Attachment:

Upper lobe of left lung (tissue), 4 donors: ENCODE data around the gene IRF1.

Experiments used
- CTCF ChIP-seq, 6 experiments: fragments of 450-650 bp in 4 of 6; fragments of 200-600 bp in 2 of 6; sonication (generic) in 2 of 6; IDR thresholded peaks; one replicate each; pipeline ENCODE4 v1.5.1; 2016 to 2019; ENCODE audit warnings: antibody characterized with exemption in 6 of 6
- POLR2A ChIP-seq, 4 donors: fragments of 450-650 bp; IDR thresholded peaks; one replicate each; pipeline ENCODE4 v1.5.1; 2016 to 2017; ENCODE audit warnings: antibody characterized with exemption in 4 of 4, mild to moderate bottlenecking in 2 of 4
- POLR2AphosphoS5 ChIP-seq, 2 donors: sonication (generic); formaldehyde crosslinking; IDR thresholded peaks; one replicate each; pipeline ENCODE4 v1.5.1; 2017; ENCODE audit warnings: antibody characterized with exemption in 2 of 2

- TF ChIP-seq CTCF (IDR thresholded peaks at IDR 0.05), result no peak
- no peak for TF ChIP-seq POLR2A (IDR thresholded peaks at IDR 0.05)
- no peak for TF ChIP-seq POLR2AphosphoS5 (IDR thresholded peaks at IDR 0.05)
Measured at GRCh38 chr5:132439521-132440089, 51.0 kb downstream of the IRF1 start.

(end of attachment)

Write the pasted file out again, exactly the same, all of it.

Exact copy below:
Upper lobe of left lung (tissue), 4 donors: ENCODE data around the gene IRF1.

Experiments used
- CTCF ChIP-seq, 6 experiments: fragments of 450-650 bp in 4 of 6; fragments of 200-600 bp in 2 of 6; sonication (generic) in 2 of 6; IDR thresholded peaks; one replicate each; pipeline ENCODE4 v1.5.1; 2016 to 2019; ENCODE audit warnings: antibody characterized with exemption in 6 of 6
- POLR2A ChIP-seq, 4 donors: fragments of 450-650 bp; IDR thresholded peaks; one replicate each; pipeline ENCODE4 v1.5.1; 2016 to 2017; ENCODE audit warnings: antibody characterized with exemption in 4 of 4, mild to moderate bottlenecking in 2 of 4
- POLR2AphosphoS5 ChIP-seq, 2 donors: sonication (generic); formaldehyde crosslinking; IDR thresholded peaks; one replicate each; pipeline ENCODE4 v1.5.1; 2017; ENCODE audit warnings: antibody characterized with exemption in 2 of 2

- TF ChIP-seq CTCF (IDR thresholded peaks at IDR 0.05), result no peak
- no peak for TF ChIP-seq POLR2A (IDR thresholded peaks at IDR 0.05)
- no peak for TF ChIP-seq POLR2AphosphoS5 (IDR thresholded peaks at IDR 0.05)
Measured at GRCh38 chr5:132439521-132440089, 51.0 kb downstream of the IRF1 start.